If swine flu were worse, 'we would have really been in trouble,' expert says
TUESDAY, Dec. 15 (HealthDay News) -- The outbreak of the pandemic H1N1 swine flu has revealed serious flaws in the nation's ability to respond to public health emergencies, a new report says.
The report, prepared by the Trust for America's Health and the Robert Wood Johnson Foundation, also finds the dire economy has strained the already underfunded public health system.
"The 2009 H1N1 outbreak is the latest in a series of reminders -- from September 11 to the subsequent anthrax attacks to hurricane Katrina -- that the nation's public health system needs to be ready to respond to a major health crisis," Richard Hamburg, deputy director of the Trust for America's Health, said during a Tuesday morning teleconference.
"The H1N1 flu outbreak vividly exposed serious underlying gaps in the nation's ability to respond to public health emergencies," he said. "On top of that, trying to respond to the pandemic in the middle of the worst economic climate since the Great Depression meant that we were asking public health officials to try to do more with less as budgets, and staff were stretched well beyond their limits."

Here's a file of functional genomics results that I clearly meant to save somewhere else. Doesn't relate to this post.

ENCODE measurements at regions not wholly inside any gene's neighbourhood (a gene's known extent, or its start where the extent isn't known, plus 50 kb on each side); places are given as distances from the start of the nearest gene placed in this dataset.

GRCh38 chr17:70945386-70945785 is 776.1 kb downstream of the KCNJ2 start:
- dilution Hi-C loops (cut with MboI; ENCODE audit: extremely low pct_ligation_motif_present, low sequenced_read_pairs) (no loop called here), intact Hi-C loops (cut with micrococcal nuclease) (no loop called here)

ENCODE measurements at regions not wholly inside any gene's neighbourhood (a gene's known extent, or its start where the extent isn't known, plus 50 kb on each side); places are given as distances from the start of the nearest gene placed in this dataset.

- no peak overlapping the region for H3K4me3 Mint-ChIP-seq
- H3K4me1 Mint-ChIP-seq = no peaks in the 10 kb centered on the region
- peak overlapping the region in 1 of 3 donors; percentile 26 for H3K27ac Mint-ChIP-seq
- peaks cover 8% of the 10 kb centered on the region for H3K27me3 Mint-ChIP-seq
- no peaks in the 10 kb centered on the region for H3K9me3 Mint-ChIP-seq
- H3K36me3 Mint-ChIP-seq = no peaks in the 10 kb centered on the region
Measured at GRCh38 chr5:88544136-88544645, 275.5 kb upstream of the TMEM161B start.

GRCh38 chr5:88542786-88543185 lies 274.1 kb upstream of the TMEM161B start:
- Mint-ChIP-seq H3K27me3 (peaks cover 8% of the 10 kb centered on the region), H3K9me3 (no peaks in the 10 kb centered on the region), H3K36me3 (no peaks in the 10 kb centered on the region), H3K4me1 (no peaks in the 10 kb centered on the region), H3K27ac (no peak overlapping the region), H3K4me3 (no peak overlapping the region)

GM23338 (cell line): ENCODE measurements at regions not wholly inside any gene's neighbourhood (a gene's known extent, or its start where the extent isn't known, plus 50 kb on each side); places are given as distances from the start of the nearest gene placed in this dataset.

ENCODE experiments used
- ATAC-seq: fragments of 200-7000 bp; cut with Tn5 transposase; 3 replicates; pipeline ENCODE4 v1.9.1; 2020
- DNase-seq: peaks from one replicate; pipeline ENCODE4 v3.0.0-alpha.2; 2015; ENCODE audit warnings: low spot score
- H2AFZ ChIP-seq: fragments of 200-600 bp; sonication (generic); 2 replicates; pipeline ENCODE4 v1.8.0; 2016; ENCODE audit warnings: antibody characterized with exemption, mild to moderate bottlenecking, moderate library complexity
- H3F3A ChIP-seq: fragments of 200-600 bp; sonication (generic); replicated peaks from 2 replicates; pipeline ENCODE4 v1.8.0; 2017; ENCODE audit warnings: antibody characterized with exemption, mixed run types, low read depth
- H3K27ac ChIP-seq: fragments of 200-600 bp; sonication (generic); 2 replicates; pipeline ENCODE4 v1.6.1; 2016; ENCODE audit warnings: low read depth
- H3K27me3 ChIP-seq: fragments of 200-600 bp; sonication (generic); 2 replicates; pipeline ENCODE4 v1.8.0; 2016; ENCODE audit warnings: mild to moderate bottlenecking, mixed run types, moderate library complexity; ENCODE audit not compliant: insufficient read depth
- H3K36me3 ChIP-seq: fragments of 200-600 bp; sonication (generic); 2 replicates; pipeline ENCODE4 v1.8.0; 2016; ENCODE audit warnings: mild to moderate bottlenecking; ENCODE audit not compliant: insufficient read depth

The United States tends to respond to the crisis of the moment, but fails to commit to fund and enact programs to ensure ongoing public safety, Hamburg said.
"This Band-Aid approach to preparedness needs to change," he added.
According to the report, 20 states scored six or less on 10 indicators of emergency preparedness, and almost two-thirds of the states scored seven or less.
Arkansas, Delaware, New York, North Carolina, North Dakota, Oklahoma, Texas and Vermont scored the highest with nine out of 10. Montana scored the lowest -- three out of 10.
Money spent over the past several years for public health preparedness did improve the nation's ability to meet the challenges of the
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